Inspired by the story of the Nella Dan, a real ship that serviced the Antarctic stations between 1962 and 1987, When the Night Comes is a gentle, elegiac love note to a time, a place and a very special ship.

Favel has very kindly agreed to give us a peek at her bookshelves so without further ado....

Welcome to my Bookshelves, with Favel Parrett

A few well worn books. The Dog is one of my all time favourite books - it’s just a beautiful piece of writing. Most of these books have been read a few times and much loved. Behind the Scenes at the Museum is a book that probably influenced my early drafts of Past the Shallows.

I have been collecting books about The Southern Ocean and Antarctica for a few years now. This is just a small sample of some that I have. Many are out of print these days and are becoming hard to find! I know of a few good shops and dealers that let me know when they find any that mention the Dan ships from Denmark that feature in my newest novel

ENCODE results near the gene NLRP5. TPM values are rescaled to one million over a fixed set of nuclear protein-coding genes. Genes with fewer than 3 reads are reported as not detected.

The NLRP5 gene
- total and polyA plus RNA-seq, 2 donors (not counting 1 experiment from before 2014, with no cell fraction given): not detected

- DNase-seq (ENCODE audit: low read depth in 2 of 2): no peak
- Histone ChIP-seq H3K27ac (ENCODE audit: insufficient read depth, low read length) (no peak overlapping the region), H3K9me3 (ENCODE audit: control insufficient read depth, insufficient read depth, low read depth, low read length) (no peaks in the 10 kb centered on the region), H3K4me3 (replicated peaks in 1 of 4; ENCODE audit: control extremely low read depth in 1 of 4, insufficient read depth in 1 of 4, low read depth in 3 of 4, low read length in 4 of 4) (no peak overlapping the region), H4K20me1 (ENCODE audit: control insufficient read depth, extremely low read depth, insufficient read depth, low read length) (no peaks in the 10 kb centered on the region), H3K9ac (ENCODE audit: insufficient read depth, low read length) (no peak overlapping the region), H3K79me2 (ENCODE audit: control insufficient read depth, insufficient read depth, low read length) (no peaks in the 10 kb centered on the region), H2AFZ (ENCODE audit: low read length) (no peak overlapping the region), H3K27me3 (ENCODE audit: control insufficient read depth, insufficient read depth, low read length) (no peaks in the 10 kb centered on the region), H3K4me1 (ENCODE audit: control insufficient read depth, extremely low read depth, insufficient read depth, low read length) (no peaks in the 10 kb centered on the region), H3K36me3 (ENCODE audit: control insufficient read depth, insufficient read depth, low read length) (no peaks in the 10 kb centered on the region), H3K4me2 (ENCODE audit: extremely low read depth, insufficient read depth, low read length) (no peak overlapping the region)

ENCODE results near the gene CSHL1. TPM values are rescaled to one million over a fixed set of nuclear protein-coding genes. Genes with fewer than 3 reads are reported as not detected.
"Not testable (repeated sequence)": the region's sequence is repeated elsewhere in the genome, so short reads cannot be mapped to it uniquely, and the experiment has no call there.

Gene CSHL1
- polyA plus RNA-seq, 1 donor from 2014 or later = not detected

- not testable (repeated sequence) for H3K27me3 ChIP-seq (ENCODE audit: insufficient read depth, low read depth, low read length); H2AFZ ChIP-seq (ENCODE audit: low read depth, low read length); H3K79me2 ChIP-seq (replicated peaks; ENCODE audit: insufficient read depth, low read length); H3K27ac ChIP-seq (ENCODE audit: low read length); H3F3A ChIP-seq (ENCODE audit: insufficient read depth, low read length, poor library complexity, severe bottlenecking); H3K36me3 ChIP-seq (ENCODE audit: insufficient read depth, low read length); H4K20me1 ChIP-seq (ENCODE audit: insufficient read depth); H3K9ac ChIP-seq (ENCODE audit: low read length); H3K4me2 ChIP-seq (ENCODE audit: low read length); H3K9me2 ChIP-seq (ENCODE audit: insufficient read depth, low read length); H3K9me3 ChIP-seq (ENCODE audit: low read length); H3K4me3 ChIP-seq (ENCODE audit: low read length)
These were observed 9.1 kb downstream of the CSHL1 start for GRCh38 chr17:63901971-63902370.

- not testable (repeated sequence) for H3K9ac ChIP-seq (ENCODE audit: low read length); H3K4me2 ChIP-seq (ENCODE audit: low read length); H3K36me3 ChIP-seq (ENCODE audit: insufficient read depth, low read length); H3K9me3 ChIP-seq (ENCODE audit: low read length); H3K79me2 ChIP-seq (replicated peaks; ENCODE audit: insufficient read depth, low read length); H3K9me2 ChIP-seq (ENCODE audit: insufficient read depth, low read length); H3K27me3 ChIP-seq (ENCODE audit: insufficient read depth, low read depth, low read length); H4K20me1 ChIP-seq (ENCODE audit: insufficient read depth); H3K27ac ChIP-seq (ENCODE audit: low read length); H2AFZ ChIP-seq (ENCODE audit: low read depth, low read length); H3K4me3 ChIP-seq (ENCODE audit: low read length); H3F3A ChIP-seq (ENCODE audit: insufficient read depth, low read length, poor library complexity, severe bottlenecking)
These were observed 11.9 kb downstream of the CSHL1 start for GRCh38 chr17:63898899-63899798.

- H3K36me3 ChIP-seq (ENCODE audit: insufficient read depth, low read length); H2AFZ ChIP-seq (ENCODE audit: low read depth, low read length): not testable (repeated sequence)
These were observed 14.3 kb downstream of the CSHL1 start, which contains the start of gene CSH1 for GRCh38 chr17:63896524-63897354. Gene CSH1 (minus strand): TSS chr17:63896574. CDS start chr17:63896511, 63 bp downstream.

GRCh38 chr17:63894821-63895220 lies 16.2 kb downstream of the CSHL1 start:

More of my absolute favourites  - Per Petterson is an author I read over and over and over. I can’t get enough. I think he is one of the greatest writers I have read. Maya Angelou had a huge impact on me - she taught me about rhythm and voice. She still teaches me most days.  We lost a bright light when she died earlier this year. And MAPS - I love maps or all kinds. Old and new.

You can read a review of Past the Shallows here and When the Night Comes here.

You can follow Favel on Facebook here.

Monday, 20 October 2014

Review: Us by David Nicholls

David Nicholls